• Bloomberg


Olympus Corp.’s admission that three of its top executives colluded to hide losses from investors fails to address the roles played by other officials, the firm’s biggest overseas shareholder said.

The camera maker’s shares fell by their maximum limit for a second day after it reversed on Tuesday weeks of denials that there was any wrongdoing in its past acquisitions. The company fired Executive Vice President Hisashi Mori over his role in covering up the losses with former Chairman Tsuyoshi Kikukawa, who resigned last week, and said auditor Hideo Yamada would step down.

Olympus’ top overseas shareholder is now demanding investor relations head Akihiro Nambu go too due to his role as a director of Gyrus Group PLC, the U.K. takeover target used to funnel more than $600 million in inflated advisory fees to a Cayman Islands fund. And after Nambu, the rest of the board must follow, said Josh Shores, a London-based principal for Southeastern Asset Management Inc.

“Even if they didn’t know the specific details around where payments were going and exactly why, they knew that cash was going out the door and they also failed to raise their hands to ask questions,” Shores said. “I don’t know who else is involved, but somebody else is. There is a third party somewhere who received this money.”

Olympus President Shuichi Takayama said Tuesday the firm was looking into the role played by special purpose funds in hiding the losses, which date to the 1990s.

At least eight Cayman Islands entities have been linked to Olympus acquisitions that are suspected of playing a role in the accounting scandal. Five of those no longer exist, according to a search of the Caymans registry, which doesn’t give details on the individuals behind the companies.

Kikukawa, Mori and Nambu became the three directors of Gyrus in June 2008 following the $2 billion acquisition of the U.K. medical equipment maker in February that year. They were also directors of three companies set up to handle the takeover, including the decision to pay out advisory fees that amounted to more than a third of the acquisition’s value, filings show.

Olympus declined a request to interview Kikukawa and Mori. In six attempts to talk to Kikukawa at his home, the former chairman didn’t appear. Mori’s home address given in U.K. filings leads to a house under renovation in Kawasaki. Nobody answered the doorbell on a recent visit to Nambu’s home in a seven-story condominium about 27 km from the city center.

Japanese and U.S. regulators are probing allegations by former Chief Executive Officer Michael C. Woodford that more than $1.5 billion was siphoned through offshore funds. That money may have been used to cancel out nonperforming securities that Olympus was keeping off its books, according to a report in the Shukan Asahi magazine, which cited people familiar with the process.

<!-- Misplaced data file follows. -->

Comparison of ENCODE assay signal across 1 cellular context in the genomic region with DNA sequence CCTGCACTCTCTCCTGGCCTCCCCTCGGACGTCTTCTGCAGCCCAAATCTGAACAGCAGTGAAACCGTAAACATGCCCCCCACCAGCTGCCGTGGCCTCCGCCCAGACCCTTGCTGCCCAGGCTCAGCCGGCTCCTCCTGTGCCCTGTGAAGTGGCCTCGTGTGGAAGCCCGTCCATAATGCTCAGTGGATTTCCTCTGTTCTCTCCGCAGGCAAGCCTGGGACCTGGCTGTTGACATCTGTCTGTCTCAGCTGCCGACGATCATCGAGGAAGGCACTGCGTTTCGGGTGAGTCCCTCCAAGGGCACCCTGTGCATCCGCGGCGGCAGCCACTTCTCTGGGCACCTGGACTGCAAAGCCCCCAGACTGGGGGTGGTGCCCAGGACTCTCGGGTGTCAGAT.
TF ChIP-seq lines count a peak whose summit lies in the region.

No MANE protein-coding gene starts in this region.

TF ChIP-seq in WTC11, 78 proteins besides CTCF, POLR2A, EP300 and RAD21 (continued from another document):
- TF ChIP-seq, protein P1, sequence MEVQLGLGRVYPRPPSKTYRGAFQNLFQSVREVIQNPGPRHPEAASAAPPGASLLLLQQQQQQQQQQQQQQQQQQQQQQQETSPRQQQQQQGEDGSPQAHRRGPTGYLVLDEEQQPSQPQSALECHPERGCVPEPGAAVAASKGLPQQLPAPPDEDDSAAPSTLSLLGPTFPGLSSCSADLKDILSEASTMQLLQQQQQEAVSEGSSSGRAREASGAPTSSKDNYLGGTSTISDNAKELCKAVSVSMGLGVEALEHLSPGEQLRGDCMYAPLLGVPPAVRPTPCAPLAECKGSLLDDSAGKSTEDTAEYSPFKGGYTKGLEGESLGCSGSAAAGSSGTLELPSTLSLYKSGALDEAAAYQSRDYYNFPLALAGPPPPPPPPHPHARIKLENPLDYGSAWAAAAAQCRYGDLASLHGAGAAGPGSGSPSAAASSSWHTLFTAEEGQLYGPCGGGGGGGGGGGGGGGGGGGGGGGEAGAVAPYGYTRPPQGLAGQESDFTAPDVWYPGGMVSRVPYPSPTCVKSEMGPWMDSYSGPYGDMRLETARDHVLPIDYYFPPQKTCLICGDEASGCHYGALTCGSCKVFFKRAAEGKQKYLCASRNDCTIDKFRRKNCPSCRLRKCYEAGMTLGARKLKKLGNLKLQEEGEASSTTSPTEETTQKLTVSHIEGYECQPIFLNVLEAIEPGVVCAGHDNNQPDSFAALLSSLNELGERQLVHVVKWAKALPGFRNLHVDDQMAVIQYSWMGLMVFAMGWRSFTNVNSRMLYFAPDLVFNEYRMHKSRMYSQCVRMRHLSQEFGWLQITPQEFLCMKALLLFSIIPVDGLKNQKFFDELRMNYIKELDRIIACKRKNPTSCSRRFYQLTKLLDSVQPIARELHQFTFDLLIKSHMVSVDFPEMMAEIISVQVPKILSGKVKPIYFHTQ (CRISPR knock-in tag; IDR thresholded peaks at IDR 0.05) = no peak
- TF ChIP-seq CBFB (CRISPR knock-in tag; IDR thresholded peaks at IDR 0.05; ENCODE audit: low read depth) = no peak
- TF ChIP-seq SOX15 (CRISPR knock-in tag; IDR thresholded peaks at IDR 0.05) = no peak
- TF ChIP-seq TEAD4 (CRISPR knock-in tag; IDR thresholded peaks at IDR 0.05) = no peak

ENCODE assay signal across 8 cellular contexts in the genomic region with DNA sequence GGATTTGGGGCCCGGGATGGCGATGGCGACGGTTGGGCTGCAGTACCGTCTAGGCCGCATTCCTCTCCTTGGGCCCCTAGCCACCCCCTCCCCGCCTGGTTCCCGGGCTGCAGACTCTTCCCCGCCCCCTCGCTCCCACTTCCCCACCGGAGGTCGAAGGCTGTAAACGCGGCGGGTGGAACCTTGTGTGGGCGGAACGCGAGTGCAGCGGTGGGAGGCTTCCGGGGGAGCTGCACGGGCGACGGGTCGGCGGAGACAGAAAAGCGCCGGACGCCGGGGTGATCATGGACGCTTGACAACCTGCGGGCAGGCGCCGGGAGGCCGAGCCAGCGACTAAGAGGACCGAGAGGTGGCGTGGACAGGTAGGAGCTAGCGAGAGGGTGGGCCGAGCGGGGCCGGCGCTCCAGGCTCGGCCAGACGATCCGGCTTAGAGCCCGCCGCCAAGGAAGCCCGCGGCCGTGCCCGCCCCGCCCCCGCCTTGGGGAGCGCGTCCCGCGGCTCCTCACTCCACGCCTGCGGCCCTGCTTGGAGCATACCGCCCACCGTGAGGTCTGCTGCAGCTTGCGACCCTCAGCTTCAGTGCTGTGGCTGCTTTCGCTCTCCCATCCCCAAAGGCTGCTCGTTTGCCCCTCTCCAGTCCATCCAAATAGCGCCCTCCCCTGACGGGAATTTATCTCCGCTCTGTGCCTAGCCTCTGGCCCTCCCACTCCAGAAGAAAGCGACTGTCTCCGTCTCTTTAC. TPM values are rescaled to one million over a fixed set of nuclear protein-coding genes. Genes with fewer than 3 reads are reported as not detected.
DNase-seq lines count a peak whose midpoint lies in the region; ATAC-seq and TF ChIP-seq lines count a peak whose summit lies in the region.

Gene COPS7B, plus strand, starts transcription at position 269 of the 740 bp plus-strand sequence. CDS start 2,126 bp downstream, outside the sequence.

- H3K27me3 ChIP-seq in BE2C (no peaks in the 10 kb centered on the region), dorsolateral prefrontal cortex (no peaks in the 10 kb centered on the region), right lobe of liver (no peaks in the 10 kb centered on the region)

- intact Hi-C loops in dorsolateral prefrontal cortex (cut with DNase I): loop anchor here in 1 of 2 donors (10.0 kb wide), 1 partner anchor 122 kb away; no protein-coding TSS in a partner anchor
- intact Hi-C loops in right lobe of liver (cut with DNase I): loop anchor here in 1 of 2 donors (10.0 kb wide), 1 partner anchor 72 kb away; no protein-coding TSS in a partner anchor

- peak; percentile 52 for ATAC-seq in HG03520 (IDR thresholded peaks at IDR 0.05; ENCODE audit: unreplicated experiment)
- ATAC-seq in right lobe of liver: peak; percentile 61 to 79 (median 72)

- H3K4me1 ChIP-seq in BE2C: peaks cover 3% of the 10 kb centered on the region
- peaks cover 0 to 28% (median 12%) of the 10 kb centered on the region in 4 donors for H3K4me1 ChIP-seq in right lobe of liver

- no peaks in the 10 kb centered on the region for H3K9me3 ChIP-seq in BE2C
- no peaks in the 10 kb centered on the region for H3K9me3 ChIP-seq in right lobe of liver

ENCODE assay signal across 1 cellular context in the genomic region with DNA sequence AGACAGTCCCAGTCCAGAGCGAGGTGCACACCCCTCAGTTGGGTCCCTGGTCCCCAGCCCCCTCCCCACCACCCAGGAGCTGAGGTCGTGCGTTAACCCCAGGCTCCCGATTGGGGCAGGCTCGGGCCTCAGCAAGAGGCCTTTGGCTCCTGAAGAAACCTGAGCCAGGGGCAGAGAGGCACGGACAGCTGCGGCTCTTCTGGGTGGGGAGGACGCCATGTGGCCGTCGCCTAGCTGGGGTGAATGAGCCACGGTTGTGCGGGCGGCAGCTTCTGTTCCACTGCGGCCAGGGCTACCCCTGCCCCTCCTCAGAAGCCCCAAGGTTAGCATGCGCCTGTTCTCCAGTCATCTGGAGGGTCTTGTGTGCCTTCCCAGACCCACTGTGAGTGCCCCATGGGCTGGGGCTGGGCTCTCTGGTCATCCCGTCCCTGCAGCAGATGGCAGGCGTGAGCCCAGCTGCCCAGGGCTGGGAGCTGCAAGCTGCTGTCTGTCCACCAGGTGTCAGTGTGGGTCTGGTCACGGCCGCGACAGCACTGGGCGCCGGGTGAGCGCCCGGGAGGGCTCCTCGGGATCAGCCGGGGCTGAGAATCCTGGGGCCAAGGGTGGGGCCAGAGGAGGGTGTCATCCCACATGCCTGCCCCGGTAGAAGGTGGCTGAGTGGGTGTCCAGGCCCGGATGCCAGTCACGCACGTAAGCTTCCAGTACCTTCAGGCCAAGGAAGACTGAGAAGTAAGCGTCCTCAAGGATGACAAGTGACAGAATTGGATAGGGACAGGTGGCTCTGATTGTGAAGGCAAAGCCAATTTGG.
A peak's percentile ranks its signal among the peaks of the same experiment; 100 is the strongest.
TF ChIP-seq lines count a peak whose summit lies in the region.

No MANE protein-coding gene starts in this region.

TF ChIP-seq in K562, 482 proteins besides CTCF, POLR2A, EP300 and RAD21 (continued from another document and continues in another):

Tuesday’s plunge in Olympus shares pulled other Japanese equities lower on concerns the country hasn’t escaped corporate governance weaknesses that have dogged it since the stock market bubble burst at the end of 1989. Olympus shares have lost 76 percent of their value since Woodford took his accusations public after he was axed on Oct. 14.

“Institutional investors will stay away from Japan’s market until they confirm this is an isolated case,” said Koichi Kurose, chief economist in Tokyo at Resona Bank Ltd, adding some “investors probably think that if there’s one cockroach, there may be 10 more.”

Olympus’ revelations echo the practice of hiding losses known as “tobashi” that became widespread in Japan in the late 1980s and led to the failure of Yamaichi Securities Co., according to Yasuhiko Hattori, a professor at Ritsumeikan University in Kyoto. Yamaichi used overseas paper companies to hide problematic securities, until it failed in 1997 with ¥260 billion ($3.3 billion) in hidden impairments.

Takayama declined comment on the involvement of any securities firms in Olympus’ coverup. The Topix Securities and Commodity Futures Index fell 11 percent, the most of any industry group in the broader gauge. Nomura Holdings Inc. tumbled 15 percent to the lowest in 37 years.

“There is speculation in the market that Nomura may somehow be involved in this Olympus case,” said Shoichi Arisawa, an Osaka-based manager at IwaiCosmo Holdings Inc. “Individual investors in particular probably sold after seeing a high volume of Nomura’s shares being traded.”

Nomura didn’t participate in Olympus’ concealment of losses, said Hajime Ikeda, managing director of corporate communications for the securities firm.

“We are not aware of any involvement by Nomura in Olympus’ hiding of losses in the 1990s, and we weren’t involved when Olympus wrote off the losses” between 2006 and 2008, Ikeda said in Tokyo Tuesday.

The Tokyo Stock Exchange said it’s considering moving the shares in Olympus, the world’s biggest maker of endoscopes, to a watch list for possible delisting. Takayama pledged to continue with the investigation into the losses, which he said were probably inherited by Kikukawa.

“The investigation must continue to determine how much rot there is,” said David Herro, chief investment officer of Harris Associates LP. “All responsible must, at a minimum, leave. Also, since the management’s credibility is nearly nonexistent, all of what they say must be verified.”

Harris held 10.9 million Olympus shares as of June 30, a 4 percent stake that makes it the company’s second-biggest overseas investor. Southeastern had a 5 percent stake as of Aug. 16.

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